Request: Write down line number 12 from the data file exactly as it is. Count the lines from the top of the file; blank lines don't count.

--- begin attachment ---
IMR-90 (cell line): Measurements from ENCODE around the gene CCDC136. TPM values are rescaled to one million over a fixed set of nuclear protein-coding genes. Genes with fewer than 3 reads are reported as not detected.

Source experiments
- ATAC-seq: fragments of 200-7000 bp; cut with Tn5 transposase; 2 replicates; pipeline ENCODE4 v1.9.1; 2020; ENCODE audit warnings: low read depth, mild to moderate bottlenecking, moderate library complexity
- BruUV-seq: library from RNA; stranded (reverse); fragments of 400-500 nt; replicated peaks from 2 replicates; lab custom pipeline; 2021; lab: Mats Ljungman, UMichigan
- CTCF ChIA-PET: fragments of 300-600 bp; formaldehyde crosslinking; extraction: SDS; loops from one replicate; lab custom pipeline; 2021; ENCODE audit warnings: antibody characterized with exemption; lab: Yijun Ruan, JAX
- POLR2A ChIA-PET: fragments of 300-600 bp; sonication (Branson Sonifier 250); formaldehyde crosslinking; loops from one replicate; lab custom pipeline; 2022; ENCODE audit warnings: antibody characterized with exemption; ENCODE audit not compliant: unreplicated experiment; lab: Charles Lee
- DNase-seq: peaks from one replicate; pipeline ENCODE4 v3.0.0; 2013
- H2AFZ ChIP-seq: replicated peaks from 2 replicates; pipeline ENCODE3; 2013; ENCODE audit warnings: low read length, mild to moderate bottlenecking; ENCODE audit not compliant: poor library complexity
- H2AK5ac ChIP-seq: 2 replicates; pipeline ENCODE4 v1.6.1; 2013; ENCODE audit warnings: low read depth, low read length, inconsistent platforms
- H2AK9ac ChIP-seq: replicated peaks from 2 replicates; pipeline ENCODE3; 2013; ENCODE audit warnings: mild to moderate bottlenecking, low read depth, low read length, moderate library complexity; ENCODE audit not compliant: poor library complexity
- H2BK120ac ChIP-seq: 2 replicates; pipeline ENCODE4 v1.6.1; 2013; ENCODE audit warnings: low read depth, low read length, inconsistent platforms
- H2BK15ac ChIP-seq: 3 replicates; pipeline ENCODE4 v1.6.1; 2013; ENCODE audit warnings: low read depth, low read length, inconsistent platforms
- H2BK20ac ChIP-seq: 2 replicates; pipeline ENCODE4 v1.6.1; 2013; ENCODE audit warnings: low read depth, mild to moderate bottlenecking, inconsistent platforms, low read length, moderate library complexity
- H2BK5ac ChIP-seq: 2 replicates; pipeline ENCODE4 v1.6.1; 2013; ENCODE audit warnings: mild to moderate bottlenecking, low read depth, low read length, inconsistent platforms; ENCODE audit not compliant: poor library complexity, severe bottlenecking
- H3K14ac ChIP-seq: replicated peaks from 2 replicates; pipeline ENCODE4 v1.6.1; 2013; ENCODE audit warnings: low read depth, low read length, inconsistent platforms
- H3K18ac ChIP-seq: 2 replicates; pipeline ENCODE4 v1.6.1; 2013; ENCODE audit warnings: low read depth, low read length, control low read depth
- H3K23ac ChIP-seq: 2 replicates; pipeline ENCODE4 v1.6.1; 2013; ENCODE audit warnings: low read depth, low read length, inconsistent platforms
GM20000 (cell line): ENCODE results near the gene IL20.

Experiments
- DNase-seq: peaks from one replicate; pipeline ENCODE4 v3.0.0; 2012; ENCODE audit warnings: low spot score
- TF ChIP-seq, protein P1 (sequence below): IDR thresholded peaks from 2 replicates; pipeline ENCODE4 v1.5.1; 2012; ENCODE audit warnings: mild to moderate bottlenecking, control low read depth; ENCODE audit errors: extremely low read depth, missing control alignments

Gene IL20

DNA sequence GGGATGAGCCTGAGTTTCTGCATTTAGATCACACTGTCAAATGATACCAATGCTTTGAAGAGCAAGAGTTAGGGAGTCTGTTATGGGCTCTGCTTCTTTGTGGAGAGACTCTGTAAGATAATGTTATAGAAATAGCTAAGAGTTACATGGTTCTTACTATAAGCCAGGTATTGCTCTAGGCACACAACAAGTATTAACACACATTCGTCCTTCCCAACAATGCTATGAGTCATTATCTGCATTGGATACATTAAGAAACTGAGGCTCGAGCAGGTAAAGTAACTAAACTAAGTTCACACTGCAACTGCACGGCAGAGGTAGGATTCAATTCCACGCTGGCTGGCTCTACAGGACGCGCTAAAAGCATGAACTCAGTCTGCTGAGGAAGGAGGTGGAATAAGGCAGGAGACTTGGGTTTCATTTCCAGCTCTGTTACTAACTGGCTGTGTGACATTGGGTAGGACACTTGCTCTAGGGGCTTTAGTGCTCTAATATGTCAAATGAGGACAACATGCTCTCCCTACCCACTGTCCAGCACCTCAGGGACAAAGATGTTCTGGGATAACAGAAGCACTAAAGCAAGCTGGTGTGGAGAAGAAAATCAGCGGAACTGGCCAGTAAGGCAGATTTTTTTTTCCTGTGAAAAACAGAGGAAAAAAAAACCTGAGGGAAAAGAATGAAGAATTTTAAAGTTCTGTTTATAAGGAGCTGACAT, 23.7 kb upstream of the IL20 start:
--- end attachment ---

- H2BK15ac ChIP-seq: 3 replicates; pipeline ENCODE4 v1.6.1; 2013; ENCODE audit warnings: low read depth, low read length, inconsistent platforms